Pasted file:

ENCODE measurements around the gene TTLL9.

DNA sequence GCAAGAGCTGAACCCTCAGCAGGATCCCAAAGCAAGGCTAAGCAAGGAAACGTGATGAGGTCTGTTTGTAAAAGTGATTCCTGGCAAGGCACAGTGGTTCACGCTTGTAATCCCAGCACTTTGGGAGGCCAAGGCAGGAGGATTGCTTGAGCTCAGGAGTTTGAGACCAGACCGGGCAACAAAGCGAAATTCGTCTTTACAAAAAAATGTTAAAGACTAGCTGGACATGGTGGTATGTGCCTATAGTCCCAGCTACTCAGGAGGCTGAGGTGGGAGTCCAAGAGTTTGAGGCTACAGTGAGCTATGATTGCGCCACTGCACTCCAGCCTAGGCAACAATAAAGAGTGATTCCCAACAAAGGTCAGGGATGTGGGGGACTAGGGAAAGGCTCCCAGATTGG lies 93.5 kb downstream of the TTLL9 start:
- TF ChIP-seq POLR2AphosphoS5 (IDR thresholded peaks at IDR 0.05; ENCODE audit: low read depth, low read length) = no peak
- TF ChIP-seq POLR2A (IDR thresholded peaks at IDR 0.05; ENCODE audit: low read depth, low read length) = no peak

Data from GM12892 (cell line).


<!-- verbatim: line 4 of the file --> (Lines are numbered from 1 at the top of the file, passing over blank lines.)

- TF ChIP-seq POLR2A (IDR thresholded peaks at IDR 0.05; ENCODE audit: low read depth, low read length) = no peak